WASHINGTON – As offshore oil drilling in the Gulf of Mexico and elsewhere boomed, a 2003 report warned that the industry wasn’t taking time to find and fix the problems that commonly plagued blowout preventers.
Preventers are the fail-safe mechanisms designed to stop oil spills such as the one now threatening the Gulf Coast.
The report, delivered at an industry conference seven years ago and uncovered by the office of Sen. Maria Cantwell, D-Wash., was co-authored by the then-director of technology development for Transocean, the company that owned the Deepwater Horizon rig that caught fire on April 20 and sank two days later.
Though the accident’s cause remains unknown, an apparent malfunction of the blowout preventer, which sat on the wellhead beneath 5,000 feet of water, has allowed as much as 210,000 gallons of oil a day to escape, creating a massive spill.
“There is clear evidence that the oil industry has been well aware for years of the risk that blowout preventers on offshore rigs could fail,” said Cantwell, who chairs the Senate Commerce Committee’s oceans, atmosphere, fisheries and Coast Guard subcommittee.
However, Earl Shanks, the Transocean executive who co-authored the report, said in a telephone interview with McClatchy Newspapers that there have been improvements over the past seven years.
“In my opinion, the equipment has gotten better,” Shanks said.
Cantwell isn’t so sure.
A 2008 report authored by officials of BP America and Transocean and published by the Society of Petroleum Engineers raised new questions about whether the blowout preventers on deepwater wells such as the one the Deepwater Horizon was drilling could have a new problem.
Blowout preventers, or BOPs, which weigh 500,000 pounds and are roughly as tall as a five-story building, activate rams that punch a hole in the pipeline connecting the well to the surface, and then block the pipeline. The rams, the report said, could have “difficulty shearing today’s high-strength, high-toughness drillpipe” used in deepwater wells.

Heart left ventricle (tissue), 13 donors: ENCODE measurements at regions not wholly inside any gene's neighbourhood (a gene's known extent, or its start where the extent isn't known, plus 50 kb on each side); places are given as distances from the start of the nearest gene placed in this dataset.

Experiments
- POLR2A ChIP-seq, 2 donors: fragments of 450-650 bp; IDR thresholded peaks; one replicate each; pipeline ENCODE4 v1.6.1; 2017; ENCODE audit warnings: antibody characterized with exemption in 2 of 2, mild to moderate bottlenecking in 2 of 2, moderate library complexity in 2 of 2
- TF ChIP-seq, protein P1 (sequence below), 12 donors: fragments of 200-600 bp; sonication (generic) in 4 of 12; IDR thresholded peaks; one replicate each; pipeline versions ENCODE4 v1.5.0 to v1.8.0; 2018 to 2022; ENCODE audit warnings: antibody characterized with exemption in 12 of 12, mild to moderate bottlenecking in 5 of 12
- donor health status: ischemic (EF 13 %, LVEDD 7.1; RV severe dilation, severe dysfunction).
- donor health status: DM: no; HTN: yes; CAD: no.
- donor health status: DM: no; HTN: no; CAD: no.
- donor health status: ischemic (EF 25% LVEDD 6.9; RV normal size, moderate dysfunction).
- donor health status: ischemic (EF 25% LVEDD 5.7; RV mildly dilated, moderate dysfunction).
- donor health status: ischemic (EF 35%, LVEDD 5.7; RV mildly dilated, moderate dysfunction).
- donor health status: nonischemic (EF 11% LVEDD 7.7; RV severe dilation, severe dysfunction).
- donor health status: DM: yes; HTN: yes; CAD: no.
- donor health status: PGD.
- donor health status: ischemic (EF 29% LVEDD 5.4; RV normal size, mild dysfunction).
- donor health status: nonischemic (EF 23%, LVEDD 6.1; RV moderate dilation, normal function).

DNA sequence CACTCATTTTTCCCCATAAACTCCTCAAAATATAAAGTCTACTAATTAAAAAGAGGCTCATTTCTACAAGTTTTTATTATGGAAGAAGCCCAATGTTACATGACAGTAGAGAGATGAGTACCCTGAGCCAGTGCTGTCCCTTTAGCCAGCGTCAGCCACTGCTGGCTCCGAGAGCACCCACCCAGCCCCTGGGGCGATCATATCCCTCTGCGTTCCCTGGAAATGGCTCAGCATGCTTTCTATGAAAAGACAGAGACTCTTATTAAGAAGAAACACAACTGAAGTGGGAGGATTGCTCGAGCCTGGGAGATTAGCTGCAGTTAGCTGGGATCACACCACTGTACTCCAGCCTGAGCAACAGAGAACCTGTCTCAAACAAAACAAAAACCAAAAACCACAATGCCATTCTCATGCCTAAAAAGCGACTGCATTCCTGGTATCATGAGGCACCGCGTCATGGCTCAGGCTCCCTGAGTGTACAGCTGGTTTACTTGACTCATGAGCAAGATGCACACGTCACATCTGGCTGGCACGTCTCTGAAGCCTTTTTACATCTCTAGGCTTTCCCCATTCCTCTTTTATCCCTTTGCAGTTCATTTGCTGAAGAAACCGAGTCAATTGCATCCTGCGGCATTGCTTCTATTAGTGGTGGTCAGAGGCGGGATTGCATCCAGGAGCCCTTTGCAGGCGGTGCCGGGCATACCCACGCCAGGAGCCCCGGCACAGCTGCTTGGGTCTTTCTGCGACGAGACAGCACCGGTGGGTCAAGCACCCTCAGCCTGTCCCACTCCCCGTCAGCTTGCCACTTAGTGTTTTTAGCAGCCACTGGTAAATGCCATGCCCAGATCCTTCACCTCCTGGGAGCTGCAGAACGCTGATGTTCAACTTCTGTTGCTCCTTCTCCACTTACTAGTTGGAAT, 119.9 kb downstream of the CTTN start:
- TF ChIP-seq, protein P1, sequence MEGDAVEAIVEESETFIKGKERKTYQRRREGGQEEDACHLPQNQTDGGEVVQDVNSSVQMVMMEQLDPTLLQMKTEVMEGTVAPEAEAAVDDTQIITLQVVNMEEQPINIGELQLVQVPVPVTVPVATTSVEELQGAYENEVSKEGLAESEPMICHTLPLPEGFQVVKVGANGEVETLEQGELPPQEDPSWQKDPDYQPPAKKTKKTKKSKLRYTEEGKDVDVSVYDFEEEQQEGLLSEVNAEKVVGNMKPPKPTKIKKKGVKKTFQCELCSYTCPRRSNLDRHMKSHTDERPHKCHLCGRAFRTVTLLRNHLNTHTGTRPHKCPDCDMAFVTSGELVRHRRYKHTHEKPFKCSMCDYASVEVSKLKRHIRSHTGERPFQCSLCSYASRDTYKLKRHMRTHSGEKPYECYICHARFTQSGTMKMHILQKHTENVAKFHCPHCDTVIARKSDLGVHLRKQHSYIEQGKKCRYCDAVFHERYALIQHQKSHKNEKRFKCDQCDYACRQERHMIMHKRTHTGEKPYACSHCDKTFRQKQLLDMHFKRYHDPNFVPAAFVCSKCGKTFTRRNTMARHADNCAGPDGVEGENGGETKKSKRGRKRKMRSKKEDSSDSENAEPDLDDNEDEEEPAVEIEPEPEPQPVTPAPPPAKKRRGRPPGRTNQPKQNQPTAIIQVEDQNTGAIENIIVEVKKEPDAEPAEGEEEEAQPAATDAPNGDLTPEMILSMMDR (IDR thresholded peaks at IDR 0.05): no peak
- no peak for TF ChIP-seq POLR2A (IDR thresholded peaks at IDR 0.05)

The 10-page report, delivered at the 2003 Offshore Technology Conference in Houston, suggests that the industry was so focused on drilling that it was willing to pay higher maintenance costs to keep rigs operating and avoid downtime rather than address some of the fundamental problems with the BOPs.
“Floating drilling rig downtime due to poor BOP reliability is a common and very costly issue confronting all offshore drilling contractors,” the report said, adding that every major disruption could cost $1 million.
The report said the reliability issues were directly related to the fact that drilling companies didn’t have detailed design and functional specifications to give companies that manufactured BOPS.
The preventers were being rushed into the field with limited testing, and if one malfunctioned, the pressure to keep drilling meant it was fixed with little time spent trying to figure out what had caused the malfunction.
“Because of the pressure on getting the equipment back to work, root cause analysis of the failures is generally not performed,” the report said. “In many operations, high maintenance is accepted as a necessary evil to prevent downtime.”
Les Blumenthal: 202-383-0008